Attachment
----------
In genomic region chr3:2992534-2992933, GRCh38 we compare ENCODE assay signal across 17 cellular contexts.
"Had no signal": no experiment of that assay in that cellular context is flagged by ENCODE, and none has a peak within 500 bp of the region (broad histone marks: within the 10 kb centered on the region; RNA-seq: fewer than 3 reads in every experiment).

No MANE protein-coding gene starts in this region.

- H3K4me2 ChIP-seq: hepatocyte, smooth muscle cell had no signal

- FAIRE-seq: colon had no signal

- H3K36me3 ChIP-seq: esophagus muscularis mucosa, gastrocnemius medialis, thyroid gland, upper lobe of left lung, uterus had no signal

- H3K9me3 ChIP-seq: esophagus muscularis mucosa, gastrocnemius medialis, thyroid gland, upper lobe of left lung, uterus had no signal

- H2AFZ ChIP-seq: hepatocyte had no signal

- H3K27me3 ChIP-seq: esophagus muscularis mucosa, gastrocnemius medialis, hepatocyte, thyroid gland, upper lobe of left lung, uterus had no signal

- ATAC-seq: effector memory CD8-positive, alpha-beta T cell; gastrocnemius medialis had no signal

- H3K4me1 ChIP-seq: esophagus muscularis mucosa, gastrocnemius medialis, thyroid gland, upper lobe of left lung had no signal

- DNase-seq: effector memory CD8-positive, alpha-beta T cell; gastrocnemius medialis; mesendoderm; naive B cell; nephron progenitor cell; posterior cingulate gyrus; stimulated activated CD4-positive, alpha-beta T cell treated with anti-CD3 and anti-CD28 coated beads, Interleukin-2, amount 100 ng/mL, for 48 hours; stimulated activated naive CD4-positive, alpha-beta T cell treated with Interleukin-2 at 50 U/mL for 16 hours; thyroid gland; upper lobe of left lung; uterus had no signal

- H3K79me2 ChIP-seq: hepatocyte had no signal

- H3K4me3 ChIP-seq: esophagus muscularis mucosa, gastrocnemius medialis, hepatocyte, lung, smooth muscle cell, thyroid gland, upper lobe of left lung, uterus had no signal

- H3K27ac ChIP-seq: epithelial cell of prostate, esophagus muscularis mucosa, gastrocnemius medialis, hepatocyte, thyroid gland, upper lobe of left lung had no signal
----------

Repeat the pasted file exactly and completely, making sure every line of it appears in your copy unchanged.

In genomic region chr3:2992534-2992933, GRCh38 we compare ENCODE assay signal across 17 cellular contexts.
"Had no signal": no experiment of that assay in that cellular context is flagged by ENCODE, and none has a peak within 500 bp of the region (broad histone marks: within the 10 kb centered on the region; RNA-seq: fewer than 3 reads in every experiment).

No MANE protein-coding gene starts in this region.

- H3K4me2 ChIP-seq: hepatocyte, smooth muscle cell had no signal

- FAIRE-seq: colon had no signal

- H3K36me3 ChIP-seq: esophagus muscularis mucosa, gastrocnemius medialis, thyroid gland, upper lobe of left lung, uterus had no signal

- H3K9me3 ChIP-seq: esophagus muscularis mucosa, gastrocnemius medialis, thyroid gland, upper lobe of left lung, uterus had no signal

- H2AFZ ChIP-seq: hepatocyte had no signal

- H3K27me3 ChIP-seq: esophagus muscularis mucosa, gastrocnemius medialis, hepatocyte, thyroid gland, upper lobe of left lung, uterus had no signal

- ATAC-seq: effector memory CD8-positive, alpha-beta T cell; gastrocnemius medialis had no signal

- H3K4me1 ChIP-seq: esophagus muscularis mucosa, gastrocnemius medialis, thyroid gland, upper lobe of left lung had no signal

- DNase-seq: effector memory CD8-positive, alpha-beta T cell; gastrocnemius medialis; mesendoderm; naive B cell; nephron progenitor cell; posterior cingulate gyrus; stimulated activated CD4-positive, alpha-beta T cell treated with anti-CD3 and anti-CD28 coated beads, Interleukin-2, amount 100 ng/mL, for 48 hours; stimulated activated naive CD4-positive, alpha-beta T cell treated with Interleukin-2 at 50 U/mL for 16 hours; thyroid gland; upper lobe of left lung; uterus had no signal

- H3K79me2 ChIP-seq: hepatocyte had no signal

- H3K4me3 ChIP-seq: esophagus muscularis mucosa, gastrocnemius medialis, hepatocyte, lung, smooth muscle cell, thyroid gland, upper lobe of left lung, uterus had no signal

- H3K27ac ChIP-seq: epithelial cell of prostate, esophagus muscularis mucosa, gastrocnemius medialis, hepatocyte, thyroid gland, upper lobe of left lung had no signal